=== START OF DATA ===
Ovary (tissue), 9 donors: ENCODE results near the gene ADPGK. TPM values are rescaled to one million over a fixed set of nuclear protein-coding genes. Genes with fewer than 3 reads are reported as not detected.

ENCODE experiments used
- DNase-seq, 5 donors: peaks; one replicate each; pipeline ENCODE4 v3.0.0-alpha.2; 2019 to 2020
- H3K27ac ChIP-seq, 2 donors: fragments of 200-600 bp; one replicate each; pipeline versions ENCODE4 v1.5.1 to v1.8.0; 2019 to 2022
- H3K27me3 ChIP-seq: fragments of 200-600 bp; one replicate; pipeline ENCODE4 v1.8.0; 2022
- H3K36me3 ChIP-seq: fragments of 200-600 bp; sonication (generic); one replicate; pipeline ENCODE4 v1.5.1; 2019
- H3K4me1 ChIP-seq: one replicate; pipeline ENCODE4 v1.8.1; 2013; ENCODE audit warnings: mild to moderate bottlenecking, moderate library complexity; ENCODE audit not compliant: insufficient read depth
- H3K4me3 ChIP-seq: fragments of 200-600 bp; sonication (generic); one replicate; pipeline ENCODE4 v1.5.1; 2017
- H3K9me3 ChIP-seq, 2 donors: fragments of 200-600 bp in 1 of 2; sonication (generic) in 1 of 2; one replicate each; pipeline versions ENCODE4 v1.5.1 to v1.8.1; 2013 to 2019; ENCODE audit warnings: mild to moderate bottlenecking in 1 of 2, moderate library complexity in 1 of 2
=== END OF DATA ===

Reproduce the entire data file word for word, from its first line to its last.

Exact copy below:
Ovary (tissue), 9 donors: ENCODE results near the gene ADPGK. TPM values are rescaled to one million over a fixed set of nuclear protein-coding genes. Genes with fewer than 3 reads are reported as not detected.

ENCODE experiments used
- DNase-seq, 5 donors: peaks; one replicate each; pipeline ENCODE4 v3.0.0-alpha.2; 2019 to 2020
- H3K27ac ChIP-seq, 2 donors: fragments of 200-600 bp; one replicate each; pipeline versions ENCODE4 v1.5.1 to v1.8.0; 2019 to 2022
- H3K27me3 ChIP-seq: fragments of 200-600 bp; one replicate; pipeline ENCODE4 v1.8.0; 2022
- H3K36me3 ChIP-seq: fragments of 200-600 bp; sonication (generic); one replicate; pipeline ENCODE4 v1.5.1; 2019
- H3K4me1 ChIP-seq: one replicate; pipeline ENCODE4 v1.8.1; 2013; ENCODE audit warnings: mild to moderate bottlenecking, moderate library complexity; ENCODE audit not compliant: insufficient read depth
- H3K4me3 ChIP-seq: fragments of 200-600 bp; sonication (generic); one replicate; pipeline ENCODE4 v1.5.1; 2017
- H3K9me3 ChIP-seq, 2 donors: fragments of 200-600 bp in 1 of 2; sonication (generic) in 1 of 2; one replicate each; pipeline versions ENCODE4 v1.5.1 to v1.8.1; 2013 to 2019; ENCODE audit warnings: mild to moderate bottlenecking in 1 of 2, moderate library complexity in 1 of 2